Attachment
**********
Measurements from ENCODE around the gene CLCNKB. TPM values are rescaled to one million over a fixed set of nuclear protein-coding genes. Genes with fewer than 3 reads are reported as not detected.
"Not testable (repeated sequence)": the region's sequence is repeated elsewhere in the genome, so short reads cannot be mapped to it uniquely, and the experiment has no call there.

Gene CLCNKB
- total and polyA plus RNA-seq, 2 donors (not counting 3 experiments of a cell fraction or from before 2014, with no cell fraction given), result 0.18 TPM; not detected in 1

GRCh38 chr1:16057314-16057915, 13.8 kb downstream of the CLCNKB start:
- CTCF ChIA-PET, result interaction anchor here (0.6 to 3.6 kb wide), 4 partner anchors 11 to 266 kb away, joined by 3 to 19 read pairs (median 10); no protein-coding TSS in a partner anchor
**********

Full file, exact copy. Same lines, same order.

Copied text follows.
Measurements from ENCODE around the gene CLCNKB. TPM values are rescaled to one million over a fixed set of nuclear protein-coding genes. Genes with fewer than 3 reads are reported as not detected.
"Not testable (repeated sequence)": the region's sequence is repeated elsewhere in the genome, so short reads cannot be mapped to it uniquely, and the experiment has no call there.

Gene CLCNKB
- total and polyA plus RNA-seq, 2 donors (not counting 3 experiments of a cell fraction or from before 2014, with no cell fraction given), result 0.18 TPM; not detected in 1

GRCh38 chr1:16057314-16057915, 13.8 kb downstream of the CLCNKB start:
- CTCF ChIA-PET, result interaction anchor here (0.6 to 3.6 kb wide), 4 partner anchors 11 to 266 kb away, joined by 3 to 19 read pairs (median 10); no protein-coding TSS in a partner anchor